Like Rocky before it, now come the sequels with Roman numerals as Creed II premieres next week. Michael B. Jordan is back along with Stallone, Tessa Thompson, Phylicia Rashad, and Milo Ventimiglia (reprising his role as Balboa’s son from 2006’s Rocky Balboa). And that’s not the only blast from the past as Adonis Creed is fighting the son of Ivan Drago from 1985’s Rocky IV. That means Dolph Lundgren returns with a reported appearance from Brigitte Nielsen as well. Florian Munteanu is Drago’s spawn and other new cast members include Wood Harris and Russell Hornsby. Steven Caple, Jr. takes over directorial duties from Ryan Coogler, who moved onto a little something called Black Panther earlier this year (he does executive produce).

So how will the second round measure up? Jordan has certainly increased his visibility even more with his acclaimed villainous role in the aforementioned Panther. And part 4 of the Rocky series that this harkens back to is perhaps the most well-known sequel of the bunch.

That leads me to think II will open on an even keel with its predecessor. Yet I’m not seeing a compelling reason for it premiering much bigger. This might seem like a dull prediction, but I truly think the box office decision will match what came before.

Creed II opening weekend prediction: $31.4 million (Friday to Sunday); $45.3 million (Wednesday to Sunday)

For my Ralph Breaks the Internet prediction, click here:

For my Robin Hood prediction, click here:

For my Green Book prediction, click here:

Creed Movie Review

I will sheepishly admit that when I first heard about the concept of Creed, there may have been some eye rolling involved. Rocky Balboa training the son of his one time foe and eventual friend Apollo Creed? It seemed like a desperate attempt to revitalize a franchise that I didn’t believe needed it. 2006’s Rocky Balboa had some nice moments, but itself seemed an often unnecessary entry for Sylvester Stallone to bring the Italian Stallion back to the screen. Sixteen years prior, Rocky V was and is correctly regarded as an embarrassment. Five years prior and 30 years ago is the last time we saw Apollo, lying on the mat after taking a fatal blow from Russian fighter Ivan Drago.

In Creed, we learn the late Apollo has a son from the result of an affair. Adonis “Donnie” Johnson (Michael B. Jordan) is a product of the juvenile detention system in L.A. who can’t seem to stop fighting other kids. He soon learns his lineage from Creed’s widow (Phylicia Rashad) and it affords him a comfortable life growing up. Donnie can’t stay away from the ring, however. This means meaningless bouts in Tijuana in a low key resume that may be due to the fact that he won’t make public that he’s the offspring of a boxing legend.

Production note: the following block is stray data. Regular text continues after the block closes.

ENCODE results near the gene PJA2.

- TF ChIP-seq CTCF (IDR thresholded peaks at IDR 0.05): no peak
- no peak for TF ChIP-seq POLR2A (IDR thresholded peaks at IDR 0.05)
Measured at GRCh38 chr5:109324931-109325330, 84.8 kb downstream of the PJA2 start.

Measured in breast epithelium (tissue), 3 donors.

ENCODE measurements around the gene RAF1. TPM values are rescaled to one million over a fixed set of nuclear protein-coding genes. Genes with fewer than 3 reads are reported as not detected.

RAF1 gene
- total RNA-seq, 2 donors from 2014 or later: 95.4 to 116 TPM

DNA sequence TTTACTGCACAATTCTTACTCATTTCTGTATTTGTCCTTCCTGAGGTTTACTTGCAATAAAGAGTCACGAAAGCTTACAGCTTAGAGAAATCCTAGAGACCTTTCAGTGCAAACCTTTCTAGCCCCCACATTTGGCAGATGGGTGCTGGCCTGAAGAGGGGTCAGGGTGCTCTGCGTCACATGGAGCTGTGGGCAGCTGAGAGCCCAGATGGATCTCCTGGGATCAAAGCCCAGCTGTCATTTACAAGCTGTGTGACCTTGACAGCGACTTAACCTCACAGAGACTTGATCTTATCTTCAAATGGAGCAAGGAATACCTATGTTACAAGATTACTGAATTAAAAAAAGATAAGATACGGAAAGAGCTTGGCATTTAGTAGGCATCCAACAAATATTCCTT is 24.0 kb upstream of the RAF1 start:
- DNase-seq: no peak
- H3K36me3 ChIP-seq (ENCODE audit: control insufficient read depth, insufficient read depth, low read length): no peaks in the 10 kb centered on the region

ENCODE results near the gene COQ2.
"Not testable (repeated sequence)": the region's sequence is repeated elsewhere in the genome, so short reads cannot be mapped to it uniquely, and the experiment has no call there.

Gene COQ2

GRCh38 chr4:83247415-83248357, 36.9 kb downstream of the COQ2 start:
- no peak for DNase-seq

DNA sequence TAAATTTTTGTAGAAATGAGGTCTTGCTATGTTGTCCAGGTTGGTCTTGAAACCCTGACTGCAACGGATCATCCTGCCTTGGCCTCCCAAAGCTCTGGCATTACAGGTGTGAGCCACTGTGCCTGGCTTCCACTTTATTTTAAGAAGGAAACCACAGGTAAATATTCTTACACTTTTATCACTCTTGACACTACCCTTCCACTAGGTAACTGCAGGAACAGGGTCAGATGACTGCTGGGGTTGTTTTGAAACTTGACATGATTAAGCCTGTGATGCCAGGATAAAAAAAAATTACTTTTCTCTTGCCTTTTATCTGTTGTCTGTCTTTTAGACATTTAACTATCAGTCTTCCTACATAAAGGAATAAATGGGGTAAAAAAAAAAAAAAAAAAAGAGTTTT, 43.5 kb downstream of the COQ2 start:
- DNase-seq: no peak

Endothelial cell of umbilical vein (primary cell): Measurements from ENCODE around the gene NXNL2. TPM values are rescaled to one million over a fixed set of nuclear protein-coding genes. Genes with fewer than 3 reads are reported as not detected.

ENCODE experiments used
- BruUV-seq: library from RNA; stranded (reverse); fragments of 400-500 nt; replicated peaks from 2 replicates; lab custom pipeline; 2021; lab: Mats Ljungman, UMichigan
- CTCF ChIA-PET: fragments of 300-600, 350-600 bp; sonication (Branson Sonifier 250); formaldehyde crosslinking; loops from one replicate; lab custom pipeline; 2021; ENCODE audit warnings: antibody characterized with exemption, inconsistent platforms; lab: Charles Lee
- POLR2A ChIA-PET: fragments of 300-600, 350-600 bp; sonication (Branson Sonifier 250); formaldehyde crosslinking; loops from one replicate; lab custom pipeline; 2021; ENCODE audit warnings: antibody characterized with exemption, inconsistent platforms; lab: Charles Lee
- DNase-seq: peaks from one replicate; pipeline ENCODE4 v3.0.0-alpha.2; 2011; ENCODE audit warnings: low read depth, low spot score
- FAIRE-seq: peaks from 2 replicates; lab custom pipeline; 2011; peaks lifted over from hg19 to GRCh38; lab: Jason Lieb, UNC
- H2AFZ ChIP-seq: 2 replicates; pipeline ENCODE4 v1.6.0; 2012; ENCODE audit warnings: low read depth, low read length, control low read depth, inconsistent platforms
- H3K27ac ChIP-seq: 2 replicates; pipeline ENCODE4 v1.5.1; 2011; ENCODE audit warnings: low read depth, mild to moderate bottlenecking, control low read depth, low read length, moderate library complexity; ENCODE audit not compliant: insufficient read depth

Donnie wants something more and it leads him to Philadelphia, in hopes of being trained by Stallone’s iconic Balboa. Just as in the 2006 predecessor, Rocky now leads a quiet life running his restaurant and spending much time in the cemetery carrying on conversations with his beloved late wife Adrian and now Uncle Paulie as well. He’s hesitant to train Donnie but his loyalty to Apollo takes precedence. Circumstances lead to a shot at the title, just like with young Rock nearly 40 years ago. And it forges a friendship between the pair that takes many dramatic turns and is truly quite touching.

The Philly pilgrimage gives Donnie a love interest with his neighbor Bianca (Tessa Thompson), a singer who is gradually losing her hearing. Their well-written romance includes a moment where Donnie asks her what she’ll do when she’s no longer able to do what she loves. Bianca responds that she has to keep going until she can’t anymore. Of course, that metaphor applies to Donnie. And Rocky. And even Donnie’s opponent “Pretty” Ricky Conlan (Tony Bellew), an English brawler whose championship is about to surrendered to an upcoming prison sentence.

This brings us to Ryan Coogler, the writer (along with Aaron Covington) and director of Creed. Mr. Coogler gained acclaim for his debut pic Fruitvale Station which served as a breakout role for Jordan. Stallone has smartly handed over screenplay and directorial duties to this up and comer. Coogler imbues this series with a grittiness and emotional resonance that hasn’t been seen since the Oscar winning original. It allows Stallone to focus on his performance, which is quite something to behold. He permits us to see Rocky as in many ways a broken man who is given one last chance to do something he loves (just not in the ring). Jordan is very impressive as well and the whole idea of this concept being a gimmick is forgotten quickly. Much of this is due to the complexities and nuance that Jordan brings to the proceedings.

The boxing scenes are also extremely well constructed and easily the most realistic we’ve seen in the franchise. That may not be saying much, truth be told. When Balboa fought Donnie’s father’s executioner in Russia, the punch thrown to landed percentage was about 110%. Creed at least makes noble attempts to make the sport kind of look like it does.

Coogler has made a legitimate accomplishment here, managing to present a poignant partnership between Donnie and his legendary teacher. Many of us fondly recall Rocky running up those steps in the City of Brotherly Love. There’s a variation of that here and its metaphorical meaning may well bring tears to your eyes. Who would have thought we’d see that level of depth in this franchise? Kudos to Stallone for allowing a young and gifted filmmaker to enter the ring here and kudos to Coogler for giving Stallone this opportunity to take his most famous role in unforeseen and enriching directions.

***1/2 (out of four)